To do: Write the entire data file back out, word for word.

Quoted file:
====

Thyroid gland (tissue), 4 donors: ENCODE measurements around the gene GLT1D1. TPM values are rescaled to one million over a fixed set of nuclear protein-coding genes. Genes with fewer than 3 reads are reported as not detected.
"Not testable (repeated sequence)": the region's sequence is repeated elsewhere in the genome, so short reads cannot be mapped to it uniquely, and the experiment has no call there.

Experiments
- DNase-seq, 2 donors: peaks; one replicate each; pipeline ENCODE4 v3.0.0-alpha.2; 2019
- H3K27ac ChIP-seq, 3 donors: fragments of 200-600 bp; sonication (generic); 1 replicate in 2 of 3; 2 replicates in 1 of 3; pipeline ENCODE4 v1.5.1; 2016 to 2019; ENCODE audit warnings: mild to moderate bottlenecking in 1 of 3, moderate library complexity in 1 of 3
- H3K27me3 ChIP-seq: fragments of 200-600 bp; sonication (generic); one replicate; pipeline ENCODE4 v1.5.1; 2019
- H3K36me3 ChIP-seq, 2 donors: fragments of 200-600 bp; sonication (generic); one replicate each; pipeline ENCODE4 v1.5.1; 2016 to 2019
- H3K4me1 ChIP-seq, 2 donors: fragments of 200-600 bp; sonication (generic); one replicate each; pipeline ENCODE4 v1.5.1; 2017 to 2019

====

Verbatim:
Thyroid gland (tissue), 4 donors: ENCODE measurements around the gene GLT1D1. TPM values are rescaled to one million over a fixed set of nuclear protein-coding genes. Genes with fewer than 3 reads are reported as not detected.
"Not testable (repeated sequence)": the region's sequence is repeated elsewhere in the genome, so short reads cannot be mapped to it uniquely, and the experiment has no call there.

Experiments
- DNase-seq, 2 donors: peaks; one replicate each; pipeline ENCODE4 v3.0.0-alpha.2; 2019
- H3K27ac ChIP-seq, 3 donors: fragments of 200-600 bp; sonication (generic); 1 replicate in 2 of 3; 2 replicates in 1 of 3; pipeline ENCODE4 v1.5.1; 2016 to 2019; ENCODE audit warnings: mild to moderate bottlenecking in 1 of 3, moderate library complexity in 1 of 3
- H3K27me3 ChIP-seq: fragments of 200-600 bp; sonication (generic); one replicate; pipeline ENCODE4 v1.5.1; 2019
- H3K36me3 ChIP-seq, 2 donors: fragments of 200-600 bp; sonication (generic); one replicate each; pipeline ENCODE4 v1.5.1; 2016 to 2019
- H3K4me1 ChIP-seq, 2 donors: fragments of 200-600 bp; sonication (generic); one replicate each; pipeline ENCODE4 v1.5.1; 2017 to 2019